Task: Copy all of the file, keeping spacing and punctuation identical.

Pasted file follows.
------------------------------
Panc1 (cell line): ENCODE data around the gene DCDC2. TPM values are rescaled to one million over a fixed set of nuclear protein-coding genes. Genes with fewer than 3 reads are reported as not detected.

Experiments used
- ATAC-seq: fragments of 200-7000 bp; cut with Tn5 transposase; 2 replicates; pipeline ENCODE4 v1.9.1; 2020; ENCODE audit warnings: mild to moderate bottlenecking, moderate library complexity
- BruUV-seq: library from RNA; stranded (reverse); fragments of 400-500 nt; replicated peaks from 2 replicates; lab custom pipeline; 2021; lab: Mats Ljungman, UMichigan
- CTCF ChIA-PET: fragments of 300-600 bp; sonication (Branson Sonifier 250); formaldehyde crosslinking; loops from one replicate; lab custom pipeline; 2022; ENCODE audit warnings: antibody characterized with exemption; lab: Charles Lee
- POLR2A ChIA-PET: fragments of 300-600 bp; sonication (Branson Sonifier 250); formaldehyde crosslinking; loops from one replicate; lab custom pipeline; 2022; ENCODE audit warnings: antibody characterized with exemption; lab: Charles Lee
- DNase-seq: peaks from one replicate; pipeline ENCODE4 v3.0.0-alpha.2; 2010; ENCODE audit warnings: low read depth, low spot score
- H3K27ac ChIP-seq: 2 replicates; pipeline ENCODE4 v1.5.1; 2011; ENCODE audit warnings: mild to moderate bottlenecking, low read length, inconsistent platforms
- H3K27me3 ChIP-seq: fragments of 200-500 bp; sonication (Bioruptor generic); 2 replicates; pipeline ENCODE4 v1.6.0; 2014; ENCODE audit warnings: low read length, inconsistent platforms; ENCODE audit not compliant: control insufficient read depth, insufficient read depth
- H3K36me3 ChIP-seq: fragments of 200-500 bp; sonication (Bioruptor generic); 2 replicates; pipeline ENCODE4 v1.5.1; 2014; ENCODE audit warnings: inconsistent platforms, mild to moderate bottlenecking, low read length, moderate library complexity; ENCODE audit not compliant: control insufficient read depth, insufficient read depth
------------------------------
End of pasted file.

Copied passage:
Panc1 (cell line): ENCODE data around the gene DCDC2. TPM values are rescaled to one million over a fixed set of nuclear protein-coding genes. Genes with fewer than 3 reads are reported as not detected.

Experiments used
- ATAC-seq: fragments of 200-7000 bp; cut with Tn5 transposase; 2 replicates; pipeline ENCODE4 v1.9.1; 2020; ENCODE audit warnings: mild to moderate bottlenecking, moderate library complexity
- BruUV-seq: library from RNA; stranded (reverse); fragments of 400-500 nt; replicated peaks from 2 replicates; lab custom pipeline; 2021; lab: Mats Ljungman, UMichigan
- CTCF ChIA-PET: fragments of 300-600 bp; sonication (Branson Sonifier 250); formaldehyde crosslinking; loops from one replicate; lab custom pipeline; 2022; ENCODE audit warnings: antibody characterized with exemption; lab: Charles Lee
- POLR2A ChIA-PET: fragments of 300-600 bp; sonication (Branson Sonifier 250); formaldehyde crosslinking; loops from one replicate; lab custom pipeline; 2022; ENCODE audit warnings: antibody characterized with exemption; lab: Charles Lee
- DNase-seq: peaks from one replicate; pipeline ENCODE4 v3.0.0-alpha.2; 2010; ENCODE audit warnings: low read depth, low spot score
- H3K27ac ChIP-seq: 2 replicates; pipeline ENCODE4 v1.5.1; 2011; ENCODE audit warnings: mild to moderate bottlenecking, low read length, inconsistent platforms
- H3K27me3 ChIP-seq: fragments of 200-500 bp; sonication (Bioruptor generic); 2 replicates; pipeline ENCODE4 v1.6.0; 2014; ENCODE audit warnings: low read length, inconsistent platforms; ENCODE audit not compliant: control insufficient read depth, insufficient read depth
- H3K36me3 ChIP-seq: fragments of 200-500 bp; sonication (Bioruptor generic); 2 replicates; pipeline ENCODE4 v1.5.1; 2014; ENCODE audit warnings: inconsistent platforms, mild to moderate bottlenecking, low read length, moderate library complexity; ENCODE audit not compliant: control insufficient read depth, insufficient read depth